Propaganda and ideology of the 4th of August regime in the context of Hitler’s ‘New European Order’

On certain occasions, the propaganda used by the 4th of August regime aped the methods of Mussolini and Hitler. Metaxas gave himself symbolic titles, such as ‘First Worker’ (Protos Ergatis) and ‘First Peasant’ (Protos Agrotis), founded the national youth organisation EON (Ethniki Organosis Neolaias) which resembled the Hitler Youth, and introduced the ‘Roman salute’. However, observers inside and outside Greece agreed that Metaxas failed to generate genuinely popular support.

Moreover, these were not symbols of unity rooted in an original mass movement, and Metaxas’s road to power was very different from both Hitler’s and Mussolini’s. The fact that the regime was not based on a mass movement indicates that it would be wrong to call the dictatorship ‘fascist’. Moreover, the regime did not have any plans for territorial expansion: these had been buried in the wake of Greece’s disastrous campaign in Asia Minor in 1920-22.

However, all such observations on the Metaxas dictatorship pertain to a regime in its early infancy. The fact that Metaxas obviously intended the regime to be a permanent one makes it necessary also to evaluate the institutions and symbols which Metaxas created in regard to their potential significance and meaning in a long-term context. Seen from this point of view, Metaxas was clearly attempting to transform the Greek mind, and create generation of new and regenerated Greeks. These efforts were in line with the ones undertaken by Hitler, Mussolini and Stalin to create a ‘new man’. The ideological content of Metaxas’s reforms, however, had much in common with Fascism and Nazism, and can be seen as an attempt to reorient Greece in a direction which would also make it conform with the planned Axis ‘New Order’ in Europe.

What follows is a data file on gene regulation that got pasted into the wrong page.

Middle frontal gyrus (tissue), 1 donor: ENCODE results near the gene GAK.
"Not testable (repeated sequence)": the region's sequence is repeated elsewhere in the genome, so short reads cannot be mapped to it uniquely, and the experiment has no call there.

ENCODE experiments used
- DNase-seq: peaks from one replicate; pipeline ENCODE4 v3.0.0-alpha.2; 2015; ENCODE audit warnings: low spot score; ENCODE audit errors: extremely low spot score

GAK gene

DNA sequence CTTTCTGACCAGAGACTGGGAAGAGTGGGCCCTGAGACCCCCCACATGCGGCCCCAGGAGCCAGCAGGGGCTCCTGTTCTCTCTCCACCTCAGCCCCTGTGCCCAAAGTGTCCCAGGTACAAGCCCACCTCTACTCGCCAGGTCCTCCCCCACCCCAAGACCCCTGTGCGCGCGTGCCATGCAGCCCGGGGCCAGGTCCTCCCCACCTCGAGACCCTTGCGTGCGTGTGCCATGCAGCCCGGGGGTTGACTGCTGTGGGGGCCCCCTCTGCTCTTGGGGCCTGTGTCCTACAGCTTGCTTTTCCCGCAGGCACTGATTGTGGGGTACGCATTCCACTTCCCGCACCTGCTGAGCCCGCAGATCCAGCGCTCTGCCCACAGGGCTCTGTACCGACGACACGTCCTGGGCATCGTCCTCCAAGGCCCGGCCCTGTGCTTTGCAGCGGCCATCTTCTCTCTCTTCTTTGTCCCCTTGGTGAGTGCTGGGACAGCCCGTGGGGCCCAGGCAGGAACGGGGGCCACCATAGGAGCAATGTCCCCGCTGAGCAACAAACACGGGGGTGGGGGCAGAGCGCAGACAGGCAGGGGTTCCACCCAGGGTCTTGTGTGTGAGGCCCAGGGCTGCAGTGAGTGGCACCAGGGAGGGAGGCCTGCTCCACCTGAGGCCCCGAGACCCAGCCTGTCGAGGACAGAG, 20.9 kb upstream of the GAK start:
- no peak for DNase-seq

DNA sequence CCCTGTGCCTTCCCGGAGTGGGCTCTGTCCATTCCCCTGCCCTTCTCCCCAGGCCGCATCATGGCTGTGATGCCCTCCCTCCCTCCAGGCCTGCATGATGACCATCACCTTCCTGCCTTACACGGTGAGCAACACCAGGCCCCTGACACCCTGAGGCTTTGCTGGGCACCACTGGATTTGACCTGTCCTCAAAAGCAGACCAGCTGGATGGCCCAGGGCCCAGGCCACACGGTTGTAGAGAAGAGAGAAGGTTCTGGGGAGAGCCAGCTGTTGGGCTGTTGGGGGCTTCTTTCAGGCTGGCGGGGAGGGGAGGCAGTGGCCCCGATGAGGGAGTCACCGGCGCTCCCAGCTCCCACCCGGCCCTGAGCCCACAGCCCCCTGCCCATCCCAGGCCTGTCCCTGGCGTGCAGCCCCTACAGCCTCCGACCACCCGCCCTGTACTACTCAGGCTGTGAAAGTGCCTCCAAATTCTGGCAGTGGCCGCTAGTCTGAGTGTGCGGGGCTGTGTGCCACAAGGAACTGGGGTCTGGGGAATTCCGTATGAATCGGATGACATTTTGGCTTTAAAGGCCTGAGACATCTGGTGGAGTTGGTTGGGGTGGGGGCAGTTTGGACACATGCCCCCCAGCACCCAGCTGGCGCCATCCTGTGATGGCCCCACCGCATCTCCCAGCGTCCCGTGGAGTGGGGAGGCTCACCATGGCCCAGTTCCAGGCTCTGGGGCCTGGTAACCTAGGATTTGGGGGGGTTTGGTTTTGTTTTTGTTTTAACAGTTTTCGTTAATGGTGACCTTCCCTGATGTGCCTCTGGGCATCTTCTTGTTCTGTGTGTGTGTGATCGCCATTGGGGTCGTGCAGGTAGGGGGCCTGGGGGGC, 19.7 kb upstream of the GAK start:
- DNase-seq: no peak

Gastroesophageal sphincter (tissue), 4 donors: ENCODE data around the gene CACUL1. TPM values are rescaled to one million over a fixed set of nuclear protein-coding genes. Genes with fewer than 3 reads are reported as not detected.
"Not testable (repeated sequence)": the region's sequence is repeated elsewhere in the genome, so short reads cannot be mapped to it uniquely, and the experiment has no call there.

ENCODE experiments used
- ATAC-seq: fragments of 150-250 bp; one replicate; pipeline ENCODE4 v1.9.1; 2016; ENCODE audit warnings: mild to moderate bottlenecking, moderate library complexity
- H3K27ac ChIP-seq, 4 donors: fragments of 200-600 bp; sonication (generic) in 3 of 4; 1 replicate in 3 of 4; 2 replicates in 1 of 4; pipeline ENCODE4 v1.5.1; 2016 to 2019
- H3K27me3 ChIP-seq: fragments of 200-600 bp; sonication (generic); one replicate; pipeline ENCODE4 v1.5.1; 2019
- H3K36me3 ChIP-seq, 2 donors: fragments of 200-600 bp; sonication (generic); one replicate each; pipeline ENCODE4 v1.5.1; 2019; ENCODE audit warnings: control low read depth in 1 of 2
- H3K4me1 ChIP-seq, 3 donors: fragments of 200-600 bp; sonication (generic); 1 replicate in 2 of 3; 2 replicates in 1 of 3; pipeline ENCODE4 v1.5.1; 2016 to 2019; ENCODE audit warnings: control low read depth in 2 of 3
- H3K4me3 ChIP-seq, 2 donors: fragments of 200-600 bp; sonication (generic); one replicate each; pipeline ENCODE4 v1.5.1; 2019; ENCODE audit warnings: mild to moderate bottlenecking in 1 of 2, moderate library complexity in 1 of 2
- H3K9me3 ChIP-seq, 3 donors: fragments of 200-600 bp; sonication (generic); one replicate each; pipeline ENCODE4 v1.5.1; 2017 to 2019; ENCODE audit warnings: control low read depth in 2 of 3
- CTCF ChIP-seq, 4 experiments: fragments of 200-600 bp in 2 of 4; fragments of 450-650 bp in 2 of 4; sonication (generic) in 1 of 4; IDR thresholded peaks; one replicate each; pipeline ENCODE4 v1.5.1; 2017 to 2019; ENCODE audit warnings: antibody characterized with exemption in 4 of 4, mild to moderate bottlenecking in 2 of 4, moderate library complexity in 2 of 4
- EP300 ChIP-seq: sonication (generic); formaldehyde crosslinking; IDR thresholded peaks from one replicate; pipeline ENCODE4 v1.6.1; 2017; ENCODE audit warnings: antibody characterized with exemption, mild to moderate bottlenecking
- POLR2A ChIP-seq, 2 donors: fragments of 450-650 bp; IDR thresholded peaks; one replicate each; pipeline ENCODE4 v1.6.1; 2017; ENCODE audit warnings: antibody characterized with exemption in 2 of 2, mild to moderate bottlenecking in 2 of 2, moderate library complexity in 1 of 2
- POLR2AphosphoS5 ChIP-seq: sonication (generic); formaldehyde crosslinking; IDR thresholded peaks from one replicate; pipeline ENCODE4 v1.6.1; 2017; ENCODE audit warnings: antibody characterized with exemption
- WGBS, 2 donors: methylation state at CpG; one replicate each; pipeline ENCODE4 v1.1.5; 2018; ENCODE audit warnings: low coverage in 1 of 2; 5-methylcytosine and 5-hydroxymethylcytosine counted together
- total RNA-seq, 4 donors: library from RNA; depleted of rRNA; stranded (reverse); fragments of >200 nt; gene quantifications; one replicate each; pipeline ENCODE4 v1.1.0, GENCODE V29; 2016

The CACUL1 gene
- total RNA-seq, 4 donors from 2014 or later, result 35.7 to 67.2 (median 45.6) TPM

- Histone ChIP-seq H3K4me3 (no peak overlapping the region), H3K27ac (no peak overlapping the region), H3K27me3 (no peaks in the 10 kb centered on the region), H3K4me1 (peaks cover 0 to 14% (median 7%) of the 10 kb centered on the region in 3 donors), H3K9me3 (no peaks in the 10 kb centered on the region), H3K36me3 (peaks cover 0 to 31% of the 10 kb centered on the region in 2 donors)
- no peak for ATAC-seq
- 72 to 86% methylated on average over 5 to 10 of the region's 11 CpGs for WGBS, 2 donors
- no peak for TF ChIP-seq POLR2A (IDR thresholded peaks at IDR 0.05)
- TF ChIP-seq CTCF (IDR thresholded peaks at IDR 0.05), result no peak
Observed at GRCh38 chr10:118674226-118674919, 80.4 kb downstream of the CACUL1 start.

The fight against communism was the area in which the shared ideological interests of the two regimes were most significant and successful for both parties. The oppression of political opponents, and in particular of the Communists, during the Metaxas regime was, in terms of determination and efficiency, without precedent in Greek history. In November 1936, on the initiative of the Gestapo, and as the result of an inquiry from the German legation in Athens, Metaxas declared that he approved the Greek Security Police and the Gestapo joining for to exchange information as a defence against ‘Bolshevik agitation’. According to a German assessment, it was because of Metaxas that only a year after the of his regime, communism lost its most important stronghold in the Near East.

At the end of 1937, the British legation acquired an item of correspondence dated May the same year between Heinrich Himmler, head of the SS, and Konstantinos Maniadakis, the Secretary of Security. This stated that Maniadakis accepted an invitation on behalf of the Greek police to participate in a congress about methods to fight communism. In this way German assistance also played a part in Metaxas’ fight against internal enemies.

It is notable that the British Foreign Office learned from sources in Germany that ten per cent of the value of the German arms trade to Greece went to Metaxas. The money was used for the establishment of Metaxas’s party machinery and propaganda for the regime. The British legation in Athens did not doubt the validity of the information, and in their eyes the crucial question was whether Metaxas would finally manage to claim supremacy and thrust the King into the background.